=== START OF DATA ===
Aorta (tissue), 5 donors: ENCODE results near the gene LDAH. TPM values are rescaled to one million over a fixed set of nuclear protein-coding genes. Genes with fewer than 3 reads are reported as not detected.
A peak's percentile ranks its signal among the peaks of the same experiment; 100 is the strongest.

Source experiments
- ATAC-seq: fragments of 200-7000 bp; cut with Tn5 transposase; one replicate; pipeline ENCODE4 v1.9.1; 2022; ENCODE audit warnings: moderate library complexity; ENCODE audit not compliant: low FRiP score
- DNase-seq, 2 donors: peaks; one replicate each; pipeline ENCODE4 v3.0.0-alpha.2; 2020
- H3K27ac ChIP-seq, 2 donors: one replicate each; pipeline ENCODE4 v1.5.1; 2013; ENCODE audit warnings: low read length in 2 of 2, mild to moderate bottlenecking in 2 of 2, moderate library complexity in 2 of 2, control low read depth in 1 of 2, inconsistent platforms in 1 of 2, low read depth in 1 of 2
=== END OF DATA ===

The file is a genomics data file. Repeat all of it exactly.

Aorta (tissue), 5 donors: ENCODE results near the gene LDAH. TPM values are rescaled to one million over a fixed set of nuclear protein-coding genes. Genes with fewer than 3 reads are reported as not detected.
A peak's percentile ranks its signal among the peaks of the same experiment; 100 is the strongest.

Source experiments
- ATAC-seq: fragments of 200-7000 bp; cut with Tn5 transposase; one replicate; pipeline ENCODE4 v1.9.1; 2022; ENCODE audit warnings: moderate library complexity; ENCODE audit not compliant: low FRiP score
- DNase-seq, 2 donors: peaks; one replicate each; pipeline ENCODE4 v3.0.0-alpha.2; 2020
- H3K27ac ChIP-seq, 2 donors: one replicate each; pipeline ENCODE4 v1.5.1; 2013; ENCODE audit warnings: low read length in 2 of 2, mild to moderate bottlenecking in 2 of 2, moderate library complexity in 2 of 2, control low read depth in 1 of 2, inconsistent platforms in 1 of 2, low read depth in 1 of 2